How Revenue Sources Shape the Cultures of For-Profit, Non-Profit, and Government Organizations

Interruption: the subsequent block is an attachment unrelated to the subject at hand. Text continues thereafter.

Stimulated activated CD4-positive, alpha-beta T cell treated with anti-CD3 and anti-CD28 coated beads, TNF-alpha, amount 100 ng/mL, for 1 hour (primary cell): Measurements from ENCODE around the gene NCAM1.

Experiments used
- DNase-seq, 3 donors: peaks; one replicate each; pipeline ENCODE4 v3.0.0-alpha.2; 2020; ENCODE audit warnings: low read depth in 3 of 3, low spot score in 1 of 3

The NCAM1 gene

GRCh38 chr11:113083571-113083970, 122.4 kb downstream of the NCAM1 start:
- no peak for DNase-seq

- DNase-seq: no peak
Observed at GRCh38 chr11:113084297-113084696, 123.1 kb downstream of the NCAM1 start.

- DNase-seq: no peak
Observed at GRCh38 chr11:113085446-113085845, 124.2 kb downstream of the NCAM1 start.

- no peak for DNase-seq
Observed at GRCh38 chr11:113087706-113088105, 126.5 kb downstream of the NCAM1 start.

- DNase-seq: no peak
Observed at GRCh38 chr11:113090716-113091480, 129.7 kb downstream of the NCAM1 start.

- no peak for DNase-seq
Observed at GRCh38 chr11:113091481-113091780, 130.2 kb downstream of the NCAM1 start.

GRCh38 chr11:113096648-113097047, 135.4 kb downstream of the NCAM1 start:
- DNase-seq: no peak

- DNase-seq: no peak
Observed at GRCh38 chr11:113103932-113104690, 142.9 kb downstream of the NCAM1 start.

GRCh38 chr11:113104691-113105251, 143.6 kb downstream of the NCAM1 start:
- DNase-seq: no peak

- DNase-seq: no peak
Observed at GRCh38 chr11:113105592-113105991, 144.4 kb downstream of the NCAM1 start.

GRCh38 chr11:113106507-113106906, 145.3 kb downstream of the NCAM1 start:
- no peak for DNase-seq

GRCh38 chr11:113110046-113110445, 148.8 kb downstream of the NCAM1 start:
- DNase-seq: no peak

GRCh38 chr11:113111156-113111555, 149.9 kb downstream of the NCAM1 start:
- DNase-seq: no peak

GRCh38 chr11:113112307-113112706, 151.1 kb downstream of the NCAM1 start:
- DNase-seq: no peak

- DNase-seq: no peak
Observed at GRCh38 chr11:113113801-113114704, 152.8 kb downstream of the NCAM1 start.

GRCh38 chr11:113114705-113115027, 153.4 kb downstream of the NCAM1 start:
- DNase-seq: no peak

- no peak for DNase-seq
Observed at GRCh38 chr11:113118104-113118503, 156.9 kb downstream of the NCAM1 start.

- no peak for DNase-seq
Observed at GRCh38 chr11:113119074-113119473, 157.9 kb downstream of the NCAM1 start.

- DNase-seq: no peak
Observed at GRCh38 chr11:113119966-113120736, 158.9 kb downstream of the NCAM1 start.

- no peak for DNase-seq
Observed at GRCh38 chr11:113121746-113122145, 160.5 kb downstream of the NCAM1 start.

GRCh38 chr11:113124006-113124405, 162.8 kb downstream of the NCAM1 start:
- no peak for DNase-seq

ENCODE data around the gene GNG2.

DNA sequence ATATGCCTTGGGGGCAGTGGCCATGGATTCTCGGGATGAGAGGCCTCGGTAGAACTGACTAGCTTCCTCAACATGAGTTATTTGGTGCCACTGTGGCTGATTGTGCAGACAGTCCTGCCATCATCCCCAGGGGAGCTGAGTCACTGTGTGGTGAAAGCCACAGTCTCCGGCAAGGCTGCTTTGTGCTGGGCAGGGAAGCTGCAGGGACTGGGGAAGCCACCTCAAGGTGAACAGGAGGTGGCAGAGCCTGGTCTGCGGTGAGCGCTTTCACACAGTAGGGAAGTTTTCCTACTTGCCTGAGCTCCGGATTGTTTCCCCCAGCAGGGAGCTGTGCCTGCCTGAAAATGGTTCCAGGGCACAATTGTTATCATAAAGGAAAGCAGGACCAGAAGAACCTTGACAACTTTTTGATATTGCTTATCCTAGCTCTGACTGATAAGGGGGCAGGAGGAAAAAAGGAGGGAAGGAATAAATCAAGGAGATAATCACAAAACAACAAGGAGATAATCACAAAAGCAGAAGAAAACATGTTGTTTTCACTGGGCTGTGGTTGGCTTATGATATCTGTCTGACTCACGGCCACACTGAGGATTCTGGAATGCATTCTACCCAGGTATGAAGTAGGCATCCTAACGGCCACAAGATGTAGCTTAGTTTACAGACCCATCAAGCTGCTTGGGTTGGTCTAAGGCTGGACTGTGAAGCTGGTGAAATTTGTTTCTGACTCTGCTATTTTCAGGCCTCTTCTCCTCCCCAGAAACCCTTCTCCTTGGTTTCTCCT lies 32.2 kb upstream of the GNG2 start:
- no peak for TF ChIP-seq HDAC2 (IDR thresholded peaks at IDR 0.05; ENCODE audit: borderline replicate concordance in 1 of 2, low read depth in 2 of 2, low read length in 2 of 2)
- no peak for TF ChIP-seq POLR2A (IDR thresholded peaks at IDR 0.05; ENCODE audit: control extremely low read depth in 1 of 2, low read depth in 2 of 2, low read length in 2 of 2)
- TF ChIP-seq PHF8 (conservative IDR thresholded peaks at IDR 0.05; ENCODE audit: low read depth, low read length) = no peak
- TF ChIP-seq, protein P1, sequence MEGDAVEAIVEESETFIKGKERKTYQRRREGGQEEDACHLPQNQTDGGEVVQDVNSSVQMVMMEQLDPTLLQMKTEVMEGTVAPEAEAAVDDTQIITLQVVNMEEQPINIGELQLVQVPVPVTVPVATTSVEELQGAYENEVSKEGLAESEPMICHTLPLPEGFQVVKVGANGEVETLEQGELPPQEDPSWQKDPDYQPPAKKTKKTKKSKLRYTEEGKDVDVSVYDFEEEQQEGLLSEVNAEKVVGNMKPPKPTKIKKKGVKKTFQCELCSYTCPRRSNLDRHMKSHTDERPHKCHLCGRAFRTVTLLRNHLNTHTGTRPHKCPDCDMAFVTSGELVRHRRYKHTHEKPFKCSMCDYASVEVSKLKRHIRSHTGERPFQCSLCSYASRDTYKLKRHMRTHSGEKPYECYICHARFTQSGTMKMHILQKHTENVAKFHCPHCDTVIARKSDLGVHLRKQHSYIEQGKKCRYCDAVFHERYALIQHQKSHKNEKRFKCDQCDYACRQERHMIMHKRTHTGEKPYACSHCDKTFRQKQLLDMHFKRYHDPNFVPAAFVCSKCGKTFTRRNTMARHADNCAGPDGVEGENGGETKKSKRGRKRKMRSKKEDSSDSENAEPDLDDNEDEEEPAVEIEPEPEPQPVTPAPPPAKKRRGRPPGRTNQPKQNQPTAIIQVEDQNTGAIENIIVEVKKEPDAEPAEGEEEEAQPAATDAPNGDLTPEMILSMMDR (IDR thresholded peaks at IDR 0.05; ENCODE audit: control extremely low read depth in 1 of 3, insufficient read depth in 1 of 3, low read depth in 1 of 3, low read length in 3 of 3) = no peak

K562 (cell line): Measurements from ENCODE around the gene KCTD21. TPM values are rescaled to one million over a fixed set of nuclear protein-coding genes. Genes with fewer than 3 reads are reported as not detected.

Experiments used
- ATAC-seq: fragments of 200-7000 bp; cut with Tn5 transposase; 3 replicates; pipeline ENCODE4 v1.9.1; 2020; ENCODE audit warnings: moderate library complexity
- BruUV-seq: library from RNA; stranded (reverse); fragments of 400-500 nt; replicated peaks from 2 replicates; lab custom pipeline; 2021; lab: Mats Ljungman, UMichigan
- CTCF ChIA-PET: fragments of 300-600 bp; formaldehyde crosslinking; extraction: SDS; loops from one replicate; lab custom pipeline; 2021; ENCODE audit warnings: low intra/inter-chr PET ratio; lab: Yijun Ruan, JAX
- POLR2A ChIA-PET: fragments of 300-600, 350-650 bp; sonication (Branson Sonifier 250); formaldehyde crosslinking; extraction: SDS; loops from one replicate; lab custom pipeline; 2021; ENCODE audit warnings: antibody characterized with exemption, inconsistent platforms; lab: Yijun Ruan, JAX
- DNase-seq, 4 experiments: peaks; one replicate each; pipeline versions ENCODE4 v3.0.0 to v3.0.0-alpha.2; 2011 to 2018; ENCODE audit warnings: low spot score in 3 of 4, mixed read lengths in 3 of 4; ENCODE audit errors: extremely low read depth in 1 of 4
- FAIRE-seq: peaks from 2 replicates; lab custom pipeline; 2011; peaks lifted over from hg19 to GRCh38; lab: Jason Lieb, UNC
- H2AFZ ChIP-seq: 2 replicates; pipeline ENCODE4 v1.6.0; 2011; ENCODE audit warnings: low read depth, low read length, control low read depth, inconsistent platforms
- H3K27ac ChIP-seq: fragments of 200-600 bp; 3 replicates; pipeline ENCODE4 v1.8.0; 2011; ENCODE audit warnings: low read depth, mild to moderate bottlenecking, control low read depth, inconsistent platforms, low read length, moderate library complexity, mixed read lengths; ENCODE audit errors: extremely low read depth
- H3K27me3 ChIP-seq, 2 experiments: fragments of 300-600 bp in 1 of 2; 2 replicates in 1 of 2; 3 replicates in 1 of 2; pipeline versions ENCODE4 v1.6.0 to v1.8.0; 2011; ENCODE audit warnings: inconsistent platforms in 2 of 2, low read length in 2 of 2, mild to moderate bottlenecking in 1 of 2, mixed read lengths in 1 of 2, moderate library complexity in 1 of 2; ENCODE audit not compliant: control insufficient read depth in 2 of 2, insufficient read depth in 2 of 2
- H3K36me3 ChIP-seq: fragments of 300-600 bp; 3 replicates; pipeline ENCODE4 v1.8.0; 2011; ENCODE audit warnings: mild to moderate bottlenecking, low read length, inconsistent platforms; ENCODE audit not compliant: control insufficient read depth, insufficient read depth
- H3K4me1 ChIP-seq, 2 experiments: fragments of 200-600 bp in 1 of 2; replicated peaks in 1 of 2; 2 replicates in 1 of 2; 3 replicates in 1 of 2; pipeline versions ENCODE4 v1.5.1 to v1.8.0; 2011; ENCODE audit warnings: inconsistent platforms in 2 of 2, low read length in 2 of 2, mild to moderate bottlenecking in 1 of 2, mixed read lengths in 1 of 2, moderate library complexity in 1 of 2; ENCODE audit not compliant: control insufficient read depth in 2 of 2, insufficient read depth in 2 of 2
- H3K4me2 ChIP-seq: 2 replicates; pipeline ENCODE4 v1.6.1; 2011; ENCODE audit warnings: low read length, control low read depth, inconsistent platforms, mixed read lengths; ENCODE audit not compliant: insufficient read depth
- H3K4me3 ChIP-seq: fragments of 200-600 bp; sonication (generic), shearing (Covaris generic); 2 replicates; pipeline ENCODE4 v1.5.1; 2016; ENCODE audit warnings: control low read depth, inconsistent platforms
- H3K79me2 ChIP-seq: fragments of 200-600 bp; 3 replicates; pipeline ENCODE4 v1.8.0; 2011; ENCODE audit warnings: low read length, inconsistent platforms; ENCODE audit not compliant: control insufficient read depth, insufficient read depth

When we look beyond an organization’s Internal Revenue Service (IRS) non-profit status as reported on their IRS 990 Form, many of the distinctions between For-Profit and Non-Profit corporations become operationally meaningless. As Peter Drucker states, “The differences between managing a chain of retail stores and managing a Roman Catholic Diocese are amazingly fewer than retail executives or bishops realize. The differences are mainly in the application rather than the principles.” Many of the timeless principles that produce sustained financial and non-financial performance in high-performing For-Profit companies can also be applied to Non-Profit corporations, as described by Collins in his monograph, Good to Great and the Social Sectors. In fact, contrary to the view taught in many business schools, recent studies such as Collins and Porras’ Good to Great have shown that profit and wealth are not the driving force or primary objective of truly visionary For-Profit companies. Rather, For-Profit … Read More